I had a new roof replaced recently and my whole house would shake when they would throw the shingle bundles down on my roof. I went to the attic the next day and noticed something I hadn't previously. 2 of my roof rafters had a split in the wood. The split is length wise extends the entire length of the beam.

I showed this to my roofer and he laughed and said it was "checking". He tells me there is no way that his guys could have done this.

So a couple questions: 1.) Is this really checking or could the roofer have caused the damage? 2.) How big of a deal is this? Do I need to get it fixed? 3.) How do I fix it? Or more likely, who do I call? A general contractor? Another roofer?

enter image description here

  • 2
    OT - if that circuit is live you should terminate it in a box.
    – CactusCake
    Commented Jun 30, 2017 at 14:27
  • Even if it isn't live now, box it or strip it back... you never know what someone will do in the future. Commented Jul 1, 2017 at 15:44

2 Answers 2


That crack is not checking. It's called "double bending" resulting in "horizontal shear failure".

Truss chords do not react to loads like joists do. Trusses are designed with each chord in tension OR compression, but NOT both. When the roofers dropped the bundles of shingles, (or worse, when they stacked the shingles in a concentrated area,) they put the chord in double bending. That is to say, they made the top chord bend. When this happened, the top half of the chord is put in compression and the bottom half is put in tension. This action increases the allowable compression and causes "horizontal shear failure"...tearing the wood fibers horizontally along the length of the wood chord.

Now, just because the chord has failed in horizontal shear, doesn't mean the truss has failed...especially because it is being held in line by the plywood nailing. The key to the TRUSS failure will depend on how the crack ends. That is to say, does the crack end in the middle of the chord, or does it veer off to one side (top or bottom) of the chord BEFORE it reaches the end of the chord. If so, you have a major problem.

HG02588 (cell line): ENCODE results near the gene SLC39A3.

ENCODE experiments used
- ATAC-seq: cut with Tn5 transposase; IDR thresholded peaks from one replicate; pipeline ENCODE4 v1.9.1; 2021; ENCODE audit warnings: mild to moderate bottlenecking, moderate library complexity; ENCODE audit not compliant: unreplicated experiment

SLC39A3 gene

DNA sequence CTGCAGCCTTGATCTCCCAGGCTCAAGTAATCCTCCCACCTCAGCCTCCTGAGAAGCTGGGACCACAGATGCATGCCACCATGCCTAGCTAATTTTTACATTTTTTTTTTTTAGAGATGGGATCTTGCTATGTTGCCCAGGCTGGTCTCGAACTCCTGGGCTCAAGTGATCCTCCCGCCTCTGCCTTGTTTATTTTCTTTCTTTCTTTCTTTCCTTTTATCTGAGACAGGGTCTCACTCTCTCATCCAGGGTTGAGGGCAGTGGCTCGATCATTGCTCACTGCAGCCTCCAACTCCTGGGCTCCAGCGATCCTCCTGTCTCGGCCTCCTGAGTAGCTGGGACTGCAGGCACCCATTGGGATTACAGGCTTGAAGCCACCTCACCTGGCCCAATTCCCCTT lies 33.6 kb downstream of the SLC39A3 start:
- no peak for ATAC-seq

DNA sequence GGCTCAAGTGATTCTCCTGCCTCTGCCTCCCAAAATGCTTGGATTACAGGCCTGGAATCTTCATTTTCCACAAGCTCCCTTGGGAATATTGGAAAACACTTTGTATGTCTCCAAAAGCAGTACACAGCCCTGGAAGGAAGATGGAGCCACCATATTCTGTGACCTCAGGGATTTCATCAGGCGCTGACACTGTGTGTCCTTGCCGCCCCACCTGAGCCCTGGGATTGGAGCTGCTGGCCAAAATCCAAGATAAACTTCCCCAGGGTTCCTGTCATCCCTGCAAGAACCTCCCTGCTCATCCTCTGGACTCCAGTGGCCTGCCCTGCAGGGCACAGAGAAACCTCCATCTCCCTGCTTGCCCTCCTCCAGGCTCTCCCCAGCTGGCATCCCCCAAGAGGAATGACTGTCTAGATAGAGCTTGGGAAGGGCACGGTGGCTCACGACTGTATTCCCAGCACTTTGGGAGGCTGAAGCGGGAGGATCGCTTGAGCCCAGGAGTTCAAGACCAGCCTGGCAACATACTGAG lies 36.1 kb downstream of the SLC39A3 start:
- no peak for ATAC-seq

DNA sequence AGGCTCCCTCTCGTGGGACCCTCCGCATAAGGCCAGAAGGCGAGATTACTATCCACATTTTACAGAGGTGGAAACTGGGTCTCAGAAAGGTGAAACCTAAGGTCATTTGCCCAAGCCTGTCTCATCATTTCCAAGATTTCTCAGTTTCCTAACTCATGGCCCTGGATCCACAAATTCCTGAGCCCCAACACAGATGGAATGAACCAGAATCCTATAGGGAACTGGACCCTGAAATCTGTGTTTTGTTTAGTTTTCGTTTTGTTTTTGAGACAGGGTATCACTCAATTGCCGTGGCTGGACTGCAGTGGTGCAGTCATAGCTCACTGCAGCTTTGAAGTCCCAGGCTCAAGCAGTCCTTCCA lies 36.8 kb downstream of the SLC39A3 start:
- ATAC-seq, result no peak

I'd suggest you contact a STRUCTURAL engineer (not a CIVIL engineer) and have him review it.

So, I'm curious. Does the crack end in the middle of the chord or not? If not, does it veer up or down?


Yes, checking is common and doesn't usually compromise the strength of a board. That crack appears new due to the bright color of the newly-exposed wood. However, I see no reason for concern, especially considering the robust solid wood deck you have, which effectively spreads load to adjacent rafters.

Now, any "professional" who laughs at your questions shouldn't be called upon again. You don't know whether other issues you may raise will also be dismissed with such rudeness. They also should not have been dropping bundles on your roof if only as a measure of respect. It certainly is unpleasant, and it dislodges dust and can crack drywall or plaster.

  • It's hard to see in the picture, but the crack is definitely a lot brighter than the surrounding wood. Nothing else in my attic is the color of the wood inside that crack.
    – Bob McNees
    Commented Jun 30, 2017 at 19:28
  • I looked at the full size image and I think I may have misinterpreted what I saw initially. It could be a new crack as Lee Sam describes.
    – isherwood
    Commented Jun 30, 2017 at 19:42

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